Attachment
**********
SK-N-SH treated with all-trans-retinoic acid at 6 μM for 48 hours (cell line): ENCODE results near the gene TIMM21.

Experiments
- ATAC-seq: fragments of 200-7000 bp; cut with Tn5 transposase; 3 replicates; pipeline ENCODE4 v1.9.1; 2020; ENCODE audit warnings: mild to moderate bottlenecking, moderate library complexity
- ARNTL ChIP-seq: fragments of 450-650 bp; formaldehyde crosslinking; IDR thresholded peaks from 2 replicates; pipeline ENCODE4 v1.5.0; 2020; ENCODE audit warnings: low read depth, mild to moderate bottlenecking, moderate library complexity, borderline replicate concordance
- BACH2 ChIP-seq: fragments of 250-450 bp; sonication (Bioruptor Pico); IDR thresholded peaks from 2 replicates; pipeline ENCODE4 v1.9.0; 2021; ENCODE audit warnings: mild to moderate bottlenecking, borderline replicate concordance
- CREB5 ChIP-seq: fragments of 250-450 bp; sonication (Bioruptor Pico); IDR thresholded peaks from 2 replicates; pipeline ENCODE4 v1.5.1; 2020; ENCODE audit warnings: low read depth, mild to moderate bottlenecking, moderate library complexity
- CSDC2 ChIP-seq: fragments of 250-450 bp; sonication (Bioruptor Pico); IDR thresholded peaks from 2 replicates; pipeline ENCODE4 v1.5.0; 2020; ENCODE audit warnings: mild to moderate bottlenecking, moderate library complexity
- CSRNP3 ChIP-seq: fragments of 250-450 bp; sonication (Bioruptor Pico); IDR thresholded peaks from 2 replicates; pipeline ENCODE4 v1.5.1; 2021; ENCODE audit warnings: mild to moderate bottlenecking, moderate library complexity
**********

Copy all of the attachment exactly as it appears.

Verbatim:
SK-N-SH treated with all-trans-retinoic acid at 6 μM for 48 hours (cell line): ENCODE results near the gene TIMM21.

Experiments
- ATAC-seq: fragments of 200-7000 bp; cut with Tn5 transposase; 3 replicates; pipeline ENCODE4 v1.9.1; 2020; ENCODE audit warnings: mild to moderate bottlenecking, moderate library complexity
- ARNTL ChIP-seq: fragments of 450-650 bp; formaldehyde crosslinking; IDR thresholded peaks from 2 replicates; pipeline ENCODE4 v1.5.0; 2020; ENCODE audit warnings: low read depth, mild to moderate bottlenecking, moderate library complexity, borderline replicate concordance
- BACH2 ChIP-seq: fragments of 250-450 bp; sonication (Bioruptor Pico); IDR thresholded peaks from 2 replicates; pipeline ENCODE4 v1.9.0; 2021; ENCODE audit warnings: mild to moderate bottlenecking, borderline replicate concordance
- CREB5 ChIP-seq: fragments of 250-450 bp; sonication (Bioruptor Pico); IDR thresholded peaks from 2 replicates; pipeline ENCODE4 v1.5.1; 2020; ENCODE audit warnings: low read depth, mild to moderate bottlenecking, moderate library complexity
- CSDC2 ChIP-seq: fragments of 250-450 bp; sonication (Bioruptor Pico); IDR thresholded peaks from 2 replicates; pipeline ENCODE4 v1.5.0; 2020; ENCODE audit warnings: mild to moderate bottlenecking, moderate library complexity
- CSRNP3 ChIP-seq: fragments of 250-450 bp; sonication (Bioruptor Pico); IDR thresholded peaks from 2 replicates; pipeline ENCODE4 v1.5.1; 2021; ENCODE audit warnings: mild to moderate bottlenecking, moderate library complexity